© 1999  Karen Selick
B.C.'s Smoke Signals Spell Injustice
An edited version of this article first appeared in the March, 1999 issue of Canadian Lawyer.  If you wish to reproduce this article, click here for copyright info.


B.C.'s Smoke Signals Spell Injustice

Things have come to a pretty pass in the B.C. government’s lawsuit against tobacco manufacturers.  I was hoping to make this column a satire on the subject—you know, throw in a few absurd comparisons to highlight the preposterousness of it all—but when I started looking at the subject more closely, I found I couldn’t concoct an example that came even close to being as bizarre as the real life lawsuit.  B.C. residents are about to become players in a grotesque legal farce that will make Franz Kafka’s worst nightmare seem like a tea party. 

The press releases issued by the B.C. government didn’t do justice to the novelty or scope of what it’s got up its sleeve.  "We’ll make the tobacco industry take responsibility for the harm their products cause".  Ho hum.  We’d heard it all before from more than 40 U.S. states suing Big Tobacco.

The real news, the part that never made it into the press releases, is not the lawsuit itself, but the underlying legislative changes that are bound to make the lawsuit a sure winner for Big Government.  In a short statute called The Tobacco Damages and Health Care Costs Recovery Act, the province virtually repeals most of the fundamental principles of tort law established over several centuries of jurisprudence. 

Maybe "Province rewrites tort law" wouldn’t have made a very exciting headline.  The public generally isn’t familiar with the word tort and probably wouldn’t care much about some law dealing with fancy cakes.  But to anyone with legal training, this statute is breathtaking in its audacity, and terrifying in its potential--unless, of course, you’re a plaintiff’s lawyer hoping to cash in on the magnificent windfall in legal fees it will generate.

Here’s a quick tour of what the new law "accomplishes". 

For starters, it eliminates that pesky old requirement of proving causation.  Back in the bad old days, Scrooge-like judges would stubbornly insist that plaintiffs couldn’t recover any loot unless they could prove that some act of the defendant had actually caused their loss.   This progressive new law now directs a court trying a tobacco case that it must presume that exposure to tobacco products caused or contributed to disease.

In the bad old days, the onus was on the plaintiff to prove its case.  Now, the onus will be on defendant tobacco manufacturers to prove that they didn’t cause the plaintiff’s problems. 

There’s another section that makes statistical information admissible as evidence "for the purpose of establishing causation and quantifying damages."  This is an attempt to repeal not only a traditional rule of evidence, but also the laws of logic.  Correlation is not the same as causation.  Didn’t the phrase post hoc ergo propter hoc ring any bells for members of the B.C. legislature?   How about "Lies, damned lies and statistics"?  There are other factors besides smoking that correlate to an increased risk of cancer, heart disease and other diseases often described as "smoking-related".  One is low income.  After it slays the tobacco dragons, will the B.C. government next take a run at some new corporate villain that it presumes by statute to be the cause of poverty?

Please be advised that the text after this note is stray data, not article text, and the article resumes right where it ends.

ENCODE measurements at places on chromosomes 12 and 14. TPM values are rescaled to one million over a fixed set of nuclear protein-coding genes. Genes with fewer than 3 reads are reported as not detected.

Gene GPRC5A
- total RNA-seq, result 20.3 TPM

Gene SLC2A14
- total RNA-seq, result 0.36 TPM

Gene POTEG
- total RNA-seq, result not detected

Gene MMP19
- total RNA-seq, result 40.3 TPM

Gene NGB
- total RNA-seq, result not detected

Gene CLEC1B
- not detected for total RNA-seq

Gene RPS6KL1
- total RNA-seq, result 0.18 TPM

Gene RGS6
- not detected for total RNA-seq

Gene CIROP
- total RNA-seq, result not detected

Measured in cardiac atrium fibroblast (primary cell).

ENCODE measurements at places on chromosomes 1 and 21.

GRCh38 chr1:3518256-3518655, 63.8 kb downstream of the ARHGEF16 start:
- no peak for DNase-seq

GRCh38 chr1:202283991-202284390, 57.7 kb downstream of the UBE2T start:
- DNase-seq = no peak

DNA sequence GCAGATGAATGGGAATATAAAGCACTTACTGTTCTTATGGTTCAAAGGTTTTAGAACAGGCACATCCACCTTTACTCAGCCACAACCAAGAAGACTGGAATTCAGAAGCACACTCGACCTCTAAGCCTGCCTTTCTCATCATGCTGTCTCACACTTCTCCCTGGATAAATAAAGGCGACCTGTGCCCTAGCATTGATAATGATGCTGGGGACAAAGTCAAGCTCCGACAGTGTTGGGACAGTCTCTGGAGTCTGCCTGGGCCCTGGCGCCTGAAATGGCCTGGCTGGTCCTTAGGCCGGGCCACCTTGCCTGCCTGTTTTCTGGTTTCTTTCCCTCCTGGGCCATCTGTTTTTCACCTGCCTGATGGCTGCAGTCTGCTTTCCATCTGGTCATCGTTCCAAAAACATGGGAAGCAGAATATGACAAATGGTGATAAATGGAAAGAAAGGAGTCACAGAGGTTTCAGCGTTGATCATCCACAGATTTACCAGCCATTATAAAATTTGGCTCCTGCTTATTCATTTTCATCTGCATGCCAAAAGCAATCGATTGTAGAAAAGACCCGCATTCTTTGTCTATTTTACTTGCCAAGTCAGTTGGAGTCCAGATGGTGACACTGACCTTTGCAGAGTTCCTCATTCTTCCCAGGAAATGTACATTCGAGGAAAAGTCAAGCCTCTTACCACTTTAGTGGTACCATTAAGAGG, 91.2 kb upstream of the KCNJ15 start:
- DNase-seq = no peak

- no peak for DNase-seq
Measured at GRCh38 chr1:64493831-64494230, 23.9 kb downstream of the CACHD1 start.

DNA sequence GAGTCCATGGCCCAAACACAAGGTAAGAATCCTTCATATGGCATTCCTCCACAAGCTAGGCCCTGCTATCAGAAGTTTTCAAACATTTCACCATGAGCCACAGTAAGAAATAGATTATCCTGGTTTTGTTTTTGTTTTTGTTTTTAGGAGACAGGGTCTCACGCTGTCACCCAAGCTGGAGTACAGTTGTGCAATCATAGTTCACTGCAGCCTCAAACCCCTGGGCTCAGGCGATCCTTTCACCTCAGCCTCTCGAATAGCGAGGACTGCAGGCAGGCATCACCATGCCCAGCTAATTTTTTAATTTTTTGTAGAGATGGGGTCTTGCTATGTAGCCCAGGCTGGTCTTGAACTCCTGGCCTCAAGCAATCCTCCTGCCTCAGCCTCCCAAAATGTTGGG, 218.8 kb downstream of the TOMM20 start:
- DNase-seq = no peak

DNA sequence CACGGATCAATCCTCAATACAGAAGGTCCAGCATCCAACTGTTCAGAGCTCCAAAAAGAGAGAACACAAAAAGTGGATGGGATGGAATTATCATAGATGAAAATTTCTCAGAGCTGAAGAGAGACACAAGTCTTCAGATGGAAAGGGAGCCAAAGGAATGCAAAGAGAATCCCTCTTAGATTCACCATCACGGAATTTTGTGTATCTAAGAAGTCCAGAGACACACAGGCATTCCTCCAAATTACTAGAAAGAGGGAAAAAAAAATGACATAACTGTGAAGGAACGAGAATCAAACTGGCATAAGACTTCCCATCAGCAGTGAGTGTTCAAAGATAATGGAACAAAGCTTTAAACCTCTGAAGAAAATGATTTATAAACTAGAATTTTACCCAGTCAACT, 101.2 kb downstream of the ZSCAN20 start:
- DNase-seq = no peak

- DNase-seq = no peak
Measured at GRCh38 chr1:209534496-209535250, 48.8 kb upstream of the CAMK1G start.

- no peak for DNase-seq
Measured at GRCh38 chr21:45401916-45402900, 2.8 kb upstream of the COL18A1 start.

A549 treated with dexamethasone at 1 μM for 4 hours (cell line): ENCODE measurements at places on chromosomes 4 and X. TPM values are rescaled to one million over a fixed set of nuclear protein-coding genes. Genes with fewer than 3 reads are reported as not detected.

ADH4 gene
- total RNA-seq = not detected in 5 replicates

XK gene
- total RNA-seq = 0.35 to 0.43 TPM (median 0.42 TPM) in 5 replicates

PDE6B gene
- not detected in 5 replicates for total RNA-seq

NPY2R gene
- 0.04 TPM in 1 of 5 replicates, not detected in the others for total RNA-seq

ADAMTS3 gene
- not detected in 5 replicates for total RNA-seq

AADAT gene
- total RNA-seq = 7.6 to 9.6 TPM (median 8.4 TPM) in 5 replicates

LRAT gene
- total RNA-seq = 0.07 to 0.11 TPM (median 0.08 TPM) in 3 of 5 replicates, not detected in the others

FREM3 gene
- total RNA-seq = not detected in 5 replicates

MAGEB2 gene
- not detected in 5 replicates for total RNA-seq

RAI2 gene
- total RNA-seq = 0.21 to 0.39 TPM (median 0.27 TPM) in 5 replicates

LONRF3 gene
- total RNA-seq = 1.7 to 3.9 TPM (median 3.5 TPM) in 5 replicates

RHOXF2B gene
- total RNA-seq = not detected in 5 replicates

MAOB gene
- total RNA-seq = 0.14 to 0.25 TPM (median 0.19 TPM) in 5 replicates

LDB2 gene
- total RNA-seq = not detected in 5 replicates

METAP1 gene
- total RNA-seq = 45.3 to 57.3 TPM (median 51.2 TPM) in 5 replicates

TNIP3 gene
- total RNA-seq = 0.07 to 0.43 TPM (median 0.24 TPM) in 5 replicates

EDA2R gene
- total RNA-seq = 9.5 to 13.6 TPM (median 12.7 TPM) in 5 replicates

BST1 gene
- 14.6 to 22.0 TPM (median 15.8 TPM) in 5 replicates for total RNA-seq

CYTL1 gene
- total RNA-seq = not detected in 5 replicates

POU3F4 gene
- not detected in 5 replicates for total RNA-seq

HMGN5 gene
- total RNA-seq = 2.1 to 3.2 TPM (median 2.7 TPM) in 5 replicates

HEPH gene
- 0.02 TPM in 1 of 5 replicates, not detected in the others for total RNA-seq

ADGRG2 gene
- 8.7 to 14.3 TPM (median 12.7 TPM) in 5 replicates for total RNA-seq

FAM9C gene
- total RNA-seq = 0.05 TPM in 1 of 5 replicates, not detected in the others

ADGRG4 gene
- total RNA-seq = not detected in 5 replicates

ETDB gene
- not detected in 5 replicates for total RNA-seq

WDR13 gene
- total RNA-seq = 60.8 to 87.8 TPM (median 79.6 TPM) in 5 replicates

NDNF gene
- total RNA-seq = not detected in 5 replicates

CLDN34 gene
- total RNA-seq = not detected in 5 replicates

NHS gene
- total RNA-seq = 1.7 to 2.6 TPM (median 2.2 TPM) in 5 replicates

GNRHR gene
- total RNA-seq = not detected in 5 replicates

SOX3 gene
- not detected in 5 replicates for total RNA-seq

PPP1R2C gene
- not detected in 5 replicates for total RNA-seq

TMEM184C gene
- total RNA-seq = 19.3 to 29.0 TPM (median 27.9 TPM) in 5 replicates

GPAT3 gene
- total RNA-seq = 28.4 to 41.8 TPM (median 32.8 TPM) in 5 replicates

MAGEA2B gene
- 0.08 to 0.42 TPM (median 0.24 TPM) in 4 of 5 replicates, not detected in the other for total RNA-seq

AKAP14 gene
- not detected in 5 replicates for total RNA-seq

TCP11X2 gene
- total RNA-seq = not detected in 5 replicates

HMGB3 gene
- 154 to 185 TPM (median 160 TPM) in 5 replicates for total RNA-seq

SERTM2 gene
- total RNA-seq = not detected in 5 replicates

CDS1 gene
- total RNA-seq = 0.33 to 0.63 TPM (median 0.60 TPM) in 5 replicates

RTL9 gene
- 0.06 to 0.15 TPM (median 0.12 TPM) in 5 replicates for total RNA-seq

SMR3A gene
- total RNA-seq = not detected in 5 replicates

Then there’s a darling little section that abolishes that old-fashioned requirement for plaintiffs to prove the amount of their damages.  It says the B.C. government can issue a certificate setting out the cost of the health care benefits it has provided to smokers, and the amount named in the certificate is conclusive evidence of the cost.  Well, heck, why not?  Every trial lawyer and every judge knows how tedious it can be to sit through all that conflicting evidence about damages.  And we all know we can trust the government to produce financial calculations that are painstakingly accurate—especially the B.C. government.  So we shouldn’t think of this as a substantive change in the law—just a welcome convenience for all concerned.

Finally, to round out the assortment of goodies, we have a section repealing the Limitation Act for tobacco lawsuits.  Actually, it goes somewhat further than that—it even revives lawsuits that had been dismissed as statute-barred before enactment of the new legislation.  Talk about governing retroactively.

The only thing more repugnant than the stunts pulled by this legislation is the philosophy supposedly driving it—the notion that tobacco manufacturers should be held responsible for the health care costs of smokers, while smokers themselves shouldn’t be.  Smokers aren’t innocent victims preyed upon by malevolent corporations.  Polls show that not only are smokers aware of the risks involved, but many actually tend to overestimate the risk of death compared with the real statistical probabilities.  Still they choose to smoke. 

Smokers pay more for life insurance.  There’s no reason why they couldn’t be charged a premium for health insurance.  In fact, a plausible argument can be made that they already more than cover their extra health care costs through existing tobacco taxes.

When governments persistently ignore this argument in favour of destroying traditional concepts of liability law, they demonstrate that their goal is neither assigning responsibility where it belongs, nor promoting justice. 

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Other articles of mine on the B.C. tobacco lawsuit can be found here (Vancouver Sun) and here (National Post).


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June 20, 2000